Icelandic Sheepdog

The Icelandic Sheepdog, Iceland’s only native dog breed, is charmingly friendly and faithful.Affectionate, confident, playful, loving

Daily Care

Grooming Tips

The Icelandic’s coat of many colors can be short or long, with both lengths having an outer coat and an undercoat.
Brush the Icie’s coatonce or twice a week to remove loose fur and reduce the amount of hair you find floating around the house or attached to your clothes.
Be sure you have a good vacuum cleaner tokeep your home tidy. Icie lovers say he doesn’t shed as much as you might think, but don’t get this breed thinking that he is a low shedder.
The rest is basic care.Trim the nailsevery three to four weeks or as needed. You may also want to clip the tufts of hair between the toes, but other than that, the coat needs no trimming.Brush the teethoften — with a vet-approved pet toothpaste — for good overall health and fresh breath.

Exercise Tips

An athletic and energetic dog, you’ll need to make sure that your Icelandic Sheepdog gets plenty of exercises. This ensures that he stays healthy and happy.
If you’re the outdoorsy type, you’ve got an eager companion that will have no problems keeping up with you. He’ll join you on long walks, hikes and jogs. He loves to hang with his friends at the dog park or play endless games of fetch. You can even train him for competitive dog sports such as obedience, agility,flyballand herding competitions.

Feeding Tips

The Icelandic Sheepdog does well on a diet of high-quality dry kibble. Because this is an active breed, make sure your dog gets enough to eat and keep his energy level up.
The Icelandic Sheepdog should befed a dietappropriate to the dog’s age (puppy, adult, or senior) and activity level. Learn about whichhuman foods aresafe for dogs, and which are not. Check with your vet or the dog’s breeder if you have any questions or concerns about your dog’s weight or diet. Clean, fresh water should always be available.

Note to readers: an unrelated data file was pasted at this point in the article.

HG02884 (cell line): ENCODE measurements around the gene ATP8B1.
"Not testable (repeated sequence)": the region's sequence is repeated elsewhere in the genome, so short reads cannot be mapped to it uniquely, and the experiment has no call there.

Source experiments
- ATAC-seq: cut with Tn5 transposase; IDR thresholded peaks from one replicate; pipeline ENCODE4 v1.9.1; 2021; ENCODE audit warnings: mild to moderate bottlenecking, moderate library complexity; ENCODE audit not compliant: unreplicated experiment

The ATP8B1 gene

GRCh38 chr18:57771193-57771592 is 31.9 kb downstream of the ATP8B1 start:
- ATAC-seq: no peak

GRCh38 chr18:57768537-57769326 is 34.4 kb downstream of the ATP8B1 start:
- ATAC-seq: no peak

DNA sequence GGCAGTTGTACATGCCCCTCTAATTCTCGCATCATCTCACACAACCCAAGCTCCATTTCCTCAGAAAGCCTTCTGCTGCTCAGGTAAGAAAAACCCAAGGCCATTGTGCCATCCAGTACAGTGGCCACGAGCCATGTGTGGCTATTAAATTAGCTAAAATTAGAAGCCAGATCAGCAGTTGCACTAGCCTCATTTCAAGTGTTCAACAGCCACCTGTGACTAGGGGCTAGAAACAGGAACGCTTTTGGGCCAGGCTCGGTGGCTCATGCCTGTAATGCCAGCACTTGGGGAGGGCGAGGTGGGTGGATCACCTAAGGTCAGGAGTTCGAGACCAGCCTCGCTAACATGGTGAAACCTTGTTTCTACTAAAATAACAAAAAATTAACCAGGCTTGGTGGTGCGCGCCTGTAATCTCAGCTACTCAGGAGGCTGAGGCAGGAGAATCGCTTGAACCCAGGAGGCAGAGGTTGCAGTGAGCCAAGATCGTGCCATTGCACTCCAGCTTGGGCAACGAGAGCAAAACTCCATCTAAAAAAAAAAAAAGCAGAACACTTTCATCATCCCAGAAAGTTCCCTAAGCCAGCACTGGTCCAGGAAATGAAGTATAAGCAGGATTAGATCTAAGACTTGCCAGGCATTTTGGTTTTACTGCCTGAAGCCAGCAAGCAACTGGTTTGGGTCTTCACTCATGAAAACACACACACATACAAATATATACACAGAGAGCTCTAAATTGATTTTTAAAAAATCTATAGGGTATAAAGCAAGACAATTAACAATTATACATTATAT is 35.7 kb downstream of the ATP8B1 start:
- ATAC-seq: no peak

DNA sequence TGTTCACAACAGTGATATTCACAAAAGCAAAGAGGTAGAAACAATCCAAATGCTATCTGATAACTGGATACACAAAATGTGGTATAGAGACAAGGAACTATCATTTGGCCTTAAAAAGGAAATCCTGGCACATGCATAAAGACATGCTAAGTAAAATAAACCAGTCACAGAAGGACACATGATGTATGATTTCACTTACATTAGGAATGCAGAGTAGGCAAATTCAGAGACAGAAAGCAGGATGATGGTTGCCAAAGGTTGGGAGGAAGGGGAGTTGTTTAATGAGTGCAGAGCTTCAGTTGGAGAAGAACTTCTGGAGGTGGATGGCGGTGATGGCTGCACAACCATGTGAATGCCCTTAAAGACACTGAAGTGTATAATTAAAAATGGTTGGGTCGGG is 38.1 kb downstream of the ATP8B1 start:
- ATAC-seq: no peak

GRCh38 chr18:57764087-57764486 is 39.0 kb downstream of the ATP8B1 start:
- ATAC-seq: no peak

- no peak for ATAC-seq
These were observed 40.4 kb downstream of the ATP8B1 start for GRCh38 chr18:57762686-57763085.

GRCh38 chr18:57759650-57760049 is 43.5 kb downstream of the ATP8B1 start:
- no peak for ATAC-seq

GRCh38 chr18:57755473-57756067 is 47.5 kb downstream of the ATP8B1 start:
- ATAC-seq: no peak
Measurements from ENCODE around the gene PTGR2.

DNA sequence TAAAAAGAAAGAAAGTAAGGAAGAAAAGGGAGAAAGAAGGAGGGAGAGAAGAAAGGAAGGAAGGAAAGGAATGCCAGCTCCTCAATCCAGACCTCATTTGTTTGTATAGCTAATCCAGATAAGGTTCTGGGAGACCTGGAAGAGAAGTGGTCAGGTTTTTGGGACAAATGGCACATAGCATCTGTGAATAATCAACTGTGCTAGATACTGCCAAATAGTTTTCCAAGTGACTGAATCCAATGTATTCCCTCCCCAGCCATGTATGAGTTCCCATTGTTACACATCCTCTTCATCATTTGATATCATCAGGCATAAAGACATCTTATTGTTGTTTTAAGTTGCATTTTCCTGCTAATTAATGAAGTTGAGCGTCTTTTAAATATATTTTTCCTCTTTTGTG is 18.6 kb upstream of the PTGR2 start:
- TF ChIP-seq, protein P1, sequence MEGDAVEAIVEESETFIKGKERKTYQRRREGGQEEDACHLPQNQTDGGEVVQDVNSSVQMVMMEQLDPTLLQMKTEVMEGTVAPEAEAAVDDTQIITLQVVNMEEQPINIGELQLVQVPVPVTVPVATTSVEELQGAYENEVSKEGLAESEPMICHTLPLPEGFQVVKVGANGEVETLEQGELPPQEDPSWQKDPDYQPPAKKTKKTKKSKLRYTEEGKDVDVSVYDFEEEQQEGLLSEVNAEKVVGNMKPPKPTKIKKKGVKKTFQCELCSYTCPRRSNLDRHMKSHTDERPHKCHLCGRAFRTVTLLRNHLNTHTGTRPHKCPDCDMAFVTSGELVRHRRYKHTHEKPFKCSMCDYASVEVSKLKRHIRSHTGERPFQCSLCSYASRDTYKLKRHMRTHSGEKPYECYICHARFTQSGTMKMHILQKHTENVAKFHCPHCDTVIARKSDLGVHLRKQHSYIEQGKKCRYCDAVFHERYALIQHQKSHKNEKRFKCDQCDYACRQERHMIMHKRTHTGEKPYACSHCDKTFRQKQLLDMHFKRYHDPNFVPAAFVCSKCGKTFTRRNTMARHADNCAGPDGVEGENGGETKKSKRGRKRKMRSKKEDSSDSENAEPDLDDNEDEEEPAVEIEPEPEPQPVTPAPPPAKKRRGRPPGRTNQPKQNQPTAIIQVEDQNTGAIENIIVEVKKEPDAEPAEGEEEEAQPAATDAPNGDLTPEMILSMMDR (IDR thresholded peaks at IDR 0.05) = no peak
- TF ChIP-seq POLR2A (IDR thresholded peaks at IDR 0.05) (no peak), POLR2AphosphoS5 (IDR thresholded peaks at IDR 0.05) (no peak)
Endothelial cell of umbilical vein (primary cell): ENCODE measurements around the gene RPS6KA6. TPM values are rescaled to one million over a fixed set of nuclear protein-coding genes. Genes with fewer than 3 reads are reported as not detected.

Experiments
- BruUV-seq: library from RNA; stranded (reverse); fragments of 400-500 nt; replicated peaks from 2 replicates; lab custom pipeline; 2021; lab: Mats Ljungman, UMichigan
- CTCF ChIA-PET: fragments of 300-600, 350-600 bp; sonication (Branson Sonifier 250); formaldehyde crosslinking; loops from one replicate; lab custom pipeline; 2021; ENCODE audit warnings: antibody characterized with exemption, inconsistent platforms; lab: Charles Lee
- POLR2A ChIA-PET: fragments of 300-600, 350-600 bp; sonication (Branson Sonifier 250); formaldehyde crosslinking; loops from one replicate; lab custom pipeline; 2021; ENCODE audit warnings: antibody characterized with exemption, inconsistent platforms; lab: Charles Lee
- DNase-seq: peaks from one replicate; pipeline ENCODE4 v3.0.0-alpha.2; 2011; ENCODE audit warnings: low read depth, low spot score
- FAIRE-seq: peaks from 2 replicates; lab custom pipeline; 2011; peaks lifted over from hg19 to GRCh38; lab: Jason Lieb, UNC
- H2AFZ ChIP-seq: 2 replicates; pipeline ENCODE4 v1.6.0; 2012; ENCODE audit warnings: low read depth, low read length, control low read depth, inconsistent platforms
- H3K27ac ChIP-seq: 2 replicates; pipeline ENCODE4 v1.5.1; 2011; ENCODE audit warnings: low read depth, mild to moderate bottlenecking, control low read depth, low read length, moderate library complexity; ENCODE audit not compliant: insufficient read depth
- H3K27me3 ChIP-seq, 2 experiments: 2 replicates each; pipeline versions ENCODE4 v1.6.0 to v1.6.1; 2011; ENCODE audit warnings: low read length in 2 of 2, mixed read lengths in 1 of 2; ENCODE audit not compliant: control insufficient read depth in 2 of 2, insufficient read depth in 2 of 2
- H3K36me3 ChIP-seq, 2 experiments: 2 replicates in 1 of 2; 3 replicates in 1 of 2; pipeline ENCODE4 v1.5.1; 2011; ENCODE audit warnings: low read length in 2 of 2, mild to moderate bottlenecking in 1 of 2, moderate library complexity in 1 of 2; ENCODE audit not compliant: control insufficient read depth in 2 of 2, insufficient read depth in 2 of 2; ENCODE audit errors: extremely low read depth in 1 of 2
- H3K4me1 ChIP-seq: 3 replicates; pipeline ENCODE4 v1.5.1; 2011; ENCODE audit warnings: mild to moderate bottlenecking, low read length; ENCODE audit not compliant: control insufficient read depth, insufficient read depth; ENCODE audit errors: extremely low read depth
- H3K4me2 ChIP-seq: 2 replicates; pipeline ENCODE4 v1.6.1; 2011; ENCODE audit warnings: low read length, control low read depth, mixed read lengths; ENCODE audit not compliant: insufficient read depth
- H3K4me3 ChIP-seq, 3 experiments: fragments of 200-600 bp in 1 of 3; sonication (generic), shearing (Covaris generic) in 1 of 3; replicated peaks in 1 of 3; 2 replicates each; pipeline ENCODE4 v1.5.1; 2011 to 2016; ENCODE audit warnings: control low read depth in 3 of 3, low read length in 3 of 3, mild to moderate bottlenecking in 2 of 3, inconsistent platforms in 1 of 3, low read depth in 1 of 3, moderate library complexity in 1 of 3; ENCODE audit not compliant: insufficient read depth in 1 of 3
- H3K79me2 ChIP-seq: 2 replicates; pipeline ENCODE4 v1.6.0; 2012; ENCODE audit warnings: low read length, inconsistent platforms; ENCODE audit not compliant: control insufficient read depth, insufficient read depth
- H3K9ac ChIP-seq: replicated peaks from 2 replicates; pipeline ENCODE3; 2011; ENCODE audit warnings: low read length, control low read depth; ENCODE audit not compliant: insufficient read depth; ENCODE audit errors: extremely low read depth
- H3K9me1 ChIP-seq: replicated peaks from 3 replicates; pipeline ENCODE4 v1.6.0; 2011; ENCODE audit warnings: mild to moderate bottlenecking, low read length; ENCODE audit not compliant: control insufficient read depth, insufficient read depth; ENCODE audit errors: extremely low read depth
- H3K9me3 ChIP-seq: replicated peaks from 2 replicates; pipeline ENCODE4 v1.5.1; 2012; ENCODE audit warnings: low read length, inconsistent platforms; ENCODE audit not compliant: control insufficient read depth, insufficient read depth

Health Tips

Icelandic Sheepdogs are generally very healthy dogs. They can be prone to a few health conditions, including hip and elbow dysplasia and patellar luxation.Responsible breederstest their stock for conditions that can occur in the breed.
An Icelandic’s ears should be checked regularly for signs ofinfection, and theteethshould be brushed often, using a toothpaste designed for dogs. Regular visits to the vet for checkups and parasite control help to ensure the dog a long, healthy life.


A joy to train, you’ll find that the Icelandic Sheepdog is eager to please. Add intelligence and a willingness to learn, and you’ve got a very trainable breed on your hands.
You should keep up training even after the basics have been mastered, as this dog wants to be challenged with a variety of different training, exercise and play tasks. It helps keep them active and out of trouble. Feel free to mix it up with your training activities. This will ensure that your dog is always on his toes and learning as much as possible.


Iceland was settled in the late 9th century A.D. by Nordic people. These early settlers brought sheep, horses, and the ancestors of the Icelandic Sheepdog, Iceland’s only native breed. Over the centuries, these dogs adapted to the harsh terrain and the needs of Icelandic farmers and shepherds.
By the early 20th century, however, farming in Iceland declined and the number of Icelandic Sheepdogs was so drastically reduced that the breed was in danger of extinction. In recent years, efforts by Icelandic and international breeders have increased the numbers, particularly in Iceland, where this working breed has become newly popular as a family companion. The Icelandic Sheepdog was recognized by the AKC in 2010.